Introducing the new Grand Slam doubles team: The Tennis Channel and ESPN have partnered on a multimedia programming and marketing alliance for Roland Garros (The French Open) and the Australian Open through 2011.
The pact enables ESPN to keep the second of three major tournaments and its sobriquet as “The Grand Slam Network,” while Tennis, which scored a deal with the French Tennis Federation for Roland Garros last August, adds a second Slam.
Continuing its recent momentum, Tennis — the United States Tennis Association took a stake in the service in December — now has TV rights to 48 of the top 50 tournaments.
Under terms of the pact, ESPN2 gained the right from Tennis to present 60 hours from Roland Garros this May and June, while the dedicated racquet service will carry more than 100 hours from the red-clay tourney. ESPN also acquired new-media rights, including streaming and broadband capabilities. The parties have not yet mapped out their digital plans for the French.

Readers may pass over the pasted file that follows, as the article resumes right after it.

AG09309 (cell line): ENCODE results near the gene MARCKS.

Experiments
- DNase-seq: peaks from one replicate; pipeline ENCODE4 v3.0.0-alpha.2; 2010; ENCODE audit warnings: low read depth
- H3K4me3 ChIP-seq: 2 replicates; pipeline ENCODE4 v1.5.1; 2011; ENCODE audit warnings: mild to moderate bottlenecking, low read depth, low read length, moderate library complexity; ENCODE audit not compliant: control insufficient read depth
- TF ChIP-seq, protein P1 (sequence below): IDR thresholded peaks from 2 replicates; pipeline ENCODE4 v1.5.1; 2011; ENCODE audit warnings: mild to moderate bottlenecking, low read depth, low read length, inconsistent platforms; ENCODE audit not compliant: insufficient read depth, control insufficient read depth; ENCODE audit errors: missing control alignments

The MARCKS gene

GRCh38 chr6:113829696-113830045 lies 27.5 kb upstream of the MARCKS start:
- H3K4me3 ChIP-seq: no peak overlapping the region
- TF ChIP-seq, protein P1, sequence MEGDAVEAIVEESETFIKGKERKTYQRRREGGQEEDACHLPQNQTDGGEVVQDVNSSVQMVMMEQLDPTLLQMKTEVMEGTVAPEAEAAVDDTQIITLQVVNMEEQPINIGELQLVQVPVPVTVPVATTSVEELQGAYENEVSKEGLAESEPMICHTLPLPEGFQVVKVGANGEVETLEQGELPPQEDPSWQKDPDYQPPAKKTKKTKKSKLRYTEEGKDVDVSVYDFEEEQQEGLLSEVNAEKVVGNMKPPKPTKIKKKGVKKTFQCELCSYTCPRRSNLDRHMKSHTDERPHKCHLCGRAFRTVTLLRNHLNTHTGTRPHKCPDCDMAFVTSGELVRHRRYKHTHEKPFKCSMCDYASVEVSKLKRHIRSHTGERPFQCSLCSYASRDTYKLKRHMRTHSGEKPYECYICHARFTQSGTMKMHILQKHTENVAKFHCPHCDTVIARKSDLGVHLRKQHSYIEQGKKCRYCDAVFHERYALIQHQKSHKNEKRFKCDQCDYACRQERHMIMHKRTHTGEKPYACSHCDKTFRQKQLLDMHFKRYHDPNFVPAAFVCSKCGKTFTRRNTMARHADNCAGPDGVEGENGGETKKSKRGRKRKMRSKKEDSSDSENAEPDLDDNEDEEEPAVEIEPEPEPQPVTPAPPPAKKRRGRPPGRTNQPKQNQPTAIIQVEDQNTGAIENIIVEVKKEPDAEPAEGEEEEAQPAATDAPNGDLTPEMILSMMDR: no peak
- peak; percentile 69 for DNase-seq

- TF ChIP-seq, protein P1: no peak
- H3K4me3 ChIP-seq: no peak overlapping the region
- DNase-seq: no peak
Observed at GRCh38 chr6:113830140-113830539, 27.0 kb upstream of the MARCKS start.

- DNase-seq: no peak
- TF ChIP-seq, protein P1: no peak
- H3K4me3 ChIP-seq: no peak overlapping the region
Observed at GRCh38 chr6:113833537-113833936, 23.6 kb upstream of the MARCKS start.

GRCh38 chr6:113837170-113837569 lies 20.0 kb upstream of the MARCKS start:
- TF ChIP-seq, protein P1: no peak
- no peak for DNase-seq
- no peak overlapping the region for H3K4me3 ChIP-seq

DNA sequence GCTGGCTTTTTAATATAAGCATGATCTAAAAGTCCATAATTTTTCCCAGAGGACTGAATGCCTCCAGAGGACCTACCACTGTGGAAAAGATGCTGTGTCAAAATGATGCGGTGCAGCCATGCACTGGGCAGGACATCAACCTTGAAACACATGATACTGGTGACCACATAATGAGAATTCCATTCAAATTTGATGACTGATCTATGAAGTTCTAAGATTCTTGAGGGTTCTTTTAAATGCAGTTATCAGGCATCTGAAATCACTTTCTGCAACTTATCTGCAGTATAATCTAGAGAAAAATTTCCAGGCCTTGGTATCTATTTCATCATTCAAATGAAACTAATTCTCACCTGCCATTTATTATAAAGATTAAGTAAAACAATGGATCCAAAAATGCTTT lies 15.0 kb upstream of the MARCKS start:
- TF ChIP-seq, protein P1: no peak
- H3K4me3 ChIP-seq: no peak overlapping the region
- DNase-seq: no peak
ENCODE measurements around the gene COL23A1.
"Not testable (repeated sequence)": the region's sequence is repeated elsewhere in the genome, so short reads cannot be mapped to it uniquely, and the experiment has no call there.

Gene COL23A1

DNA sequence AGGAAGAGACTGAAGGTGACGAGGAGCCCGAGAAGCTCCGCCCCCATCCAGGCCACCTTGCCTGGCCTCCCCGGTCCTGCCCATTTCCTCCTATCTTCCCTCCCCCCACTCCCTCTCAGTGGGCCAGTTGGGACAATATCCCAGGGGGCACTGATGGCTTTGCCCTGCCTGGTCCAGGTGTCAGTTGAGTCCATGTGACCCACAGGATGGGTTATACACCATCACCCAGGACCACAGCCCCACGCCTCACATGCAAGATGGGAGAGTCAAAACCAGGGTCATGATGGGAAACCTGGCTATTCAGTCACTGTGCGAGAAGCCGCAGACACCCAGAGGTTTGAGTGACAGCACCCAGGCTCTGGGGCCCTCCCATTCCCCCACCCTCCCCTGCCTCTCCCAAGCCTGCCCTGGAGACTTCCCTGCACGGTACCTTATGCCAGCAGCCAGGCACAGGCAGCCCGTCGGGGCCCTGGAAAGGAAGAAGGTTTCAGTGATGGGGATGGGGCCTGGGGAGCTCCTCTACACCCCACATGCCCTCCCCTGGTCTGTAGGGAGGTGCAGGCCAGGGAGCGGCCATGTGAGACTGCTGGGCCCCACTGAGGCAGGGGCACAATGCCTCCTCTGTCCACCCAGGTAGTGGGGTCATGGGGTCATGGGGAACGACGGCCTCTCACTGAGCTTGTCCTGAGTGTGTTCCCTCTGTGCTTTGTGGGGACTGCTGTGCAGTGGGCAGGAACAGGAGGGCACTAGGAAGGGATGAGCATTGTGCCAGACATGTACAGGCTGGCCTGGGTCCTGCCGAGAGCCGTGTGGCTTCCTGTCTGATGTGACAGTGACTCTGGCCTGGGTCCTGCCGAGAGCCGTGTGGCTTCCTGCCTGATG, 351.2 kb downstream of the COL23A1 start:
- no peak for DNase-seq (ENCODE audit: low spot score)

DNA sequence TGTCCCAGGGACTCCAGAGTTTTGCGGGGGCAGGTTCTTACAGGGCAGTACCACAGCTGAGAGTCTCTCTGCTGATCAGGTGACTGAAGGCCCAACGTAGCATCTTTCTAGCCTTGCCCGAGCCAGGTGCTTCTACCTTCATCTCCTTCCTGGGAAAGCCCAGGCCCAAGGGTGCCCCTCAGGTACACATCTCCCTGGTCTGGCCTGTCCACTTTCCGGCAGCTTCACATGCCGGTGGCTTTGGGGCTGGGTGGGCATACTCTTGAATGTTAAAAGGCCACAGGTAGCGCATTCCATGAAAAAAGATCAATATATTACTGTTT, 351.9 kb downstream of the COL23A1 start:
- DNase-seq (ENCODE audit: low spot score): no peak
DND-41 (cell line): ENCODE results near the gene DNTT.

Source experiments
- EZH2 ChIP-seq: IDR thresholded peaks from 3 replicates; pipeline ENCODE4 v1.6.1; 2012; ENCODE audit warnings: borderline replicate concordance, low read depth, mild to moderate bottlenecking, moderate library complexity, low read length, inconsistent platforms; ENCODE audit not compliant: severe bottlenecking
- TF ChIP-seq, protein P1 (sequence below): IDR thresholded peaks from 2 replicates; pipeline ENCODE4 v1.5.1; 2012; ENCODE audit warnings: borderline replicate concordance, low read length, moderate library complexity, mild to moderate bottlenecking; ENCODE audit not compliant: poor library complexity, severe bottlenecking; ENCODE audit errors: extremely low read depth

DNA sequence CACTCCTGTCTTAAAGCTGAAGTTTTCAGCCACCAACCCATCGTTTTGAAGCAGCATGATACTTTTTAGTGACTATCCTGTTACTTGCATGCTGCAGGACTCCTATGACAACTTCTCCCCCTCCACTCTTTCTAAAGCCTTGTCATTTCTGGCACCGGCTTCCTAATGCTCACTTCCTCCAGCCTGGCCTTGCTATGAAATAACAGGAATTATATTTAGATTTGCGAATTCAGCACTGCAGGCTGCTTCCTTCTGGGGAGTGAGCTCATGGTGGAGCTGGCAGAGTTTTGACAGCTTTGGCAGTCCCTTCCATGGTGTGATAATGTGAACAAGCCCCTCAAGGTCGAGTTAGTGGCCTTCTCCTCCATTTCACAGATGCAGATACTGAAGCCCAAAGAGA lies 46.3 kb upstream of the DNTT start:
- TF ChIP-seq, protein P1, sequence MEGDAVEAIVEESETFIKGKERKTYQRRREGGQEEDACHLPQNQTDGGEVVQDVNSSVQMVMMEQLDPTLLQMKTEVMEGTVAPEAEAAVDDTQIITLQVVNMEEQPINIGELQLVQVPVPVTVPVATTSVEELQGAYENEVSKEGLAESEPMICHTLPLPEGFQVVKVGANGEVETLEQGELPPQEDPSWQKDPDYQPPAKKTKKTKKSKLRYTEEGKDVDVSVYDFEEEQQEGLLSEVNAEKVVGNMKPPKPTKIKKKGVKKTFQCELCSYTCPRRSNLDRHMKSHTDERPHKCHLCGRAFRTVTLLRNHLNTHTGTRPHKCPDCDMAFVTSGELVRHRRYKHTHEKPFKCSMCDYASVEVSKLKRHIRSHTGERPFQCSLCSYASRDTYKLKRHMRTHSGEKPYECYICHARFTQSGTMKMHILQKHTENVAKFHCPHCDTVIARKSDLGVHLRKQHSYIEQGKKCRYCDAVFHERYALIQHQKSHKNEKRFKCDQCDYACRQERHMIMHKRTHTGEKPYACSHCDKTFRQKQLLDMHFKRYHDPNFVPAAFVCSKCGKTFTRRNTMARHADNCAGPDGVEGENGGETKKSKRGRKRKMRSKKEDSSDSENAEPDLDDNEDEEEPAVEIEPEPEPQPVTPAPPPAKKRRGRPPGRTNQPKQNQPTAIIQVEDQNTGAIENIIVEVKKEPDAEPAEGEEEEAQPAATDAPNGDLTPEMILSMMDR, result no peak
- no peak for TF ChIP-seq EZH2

In exchange, Tennis will net some 100 hours of live and taped coverage from the Australian Open, beginning next January.
ESPN2 plans to maintain the 120 hours of coverage from Melbourne it has provided in recent years. The 2007 event was highlighted by the network's best-ever tennis rating, a 1.9 household mark for its Jan. 26 presentation of Serena Williams' straight-set rout of No. 1 Maria Sharapova in the women's final.
Sharing costs, Tennis will produce the coverage from Paris, while ESPN does the same from Down Under.
Tennis chairman Ken Solomon volleyed back a passing shot that ESPN's retention of French Open rights could prove detrimental to Tennis growing its distribution base.
“Like any great world-class sports event, the more you see the more you want. The coverage will be complementary, not duplicative. Additionally, the vast majority of potential viewers don't have TV at work and will now come home each night to Paris After Dark, The French Open in primetime, exclusively on The Tennis Channel,” he said. “They'll see the best action from both networks plus matches not previously seen in either telecast, all promoted throughout the day in ESPN2's 90 million subscriber homes.”
Could the parties share future Wimbledon coverage? “ESPN will be in discussions with [the All-England Lawn Tennis & Croquet Club] before too long,” ESPN executive vice president of content John Skipper said, noting the company's rights expire after this year's fortnight. “I don't want to comment before we get in a room with them.”
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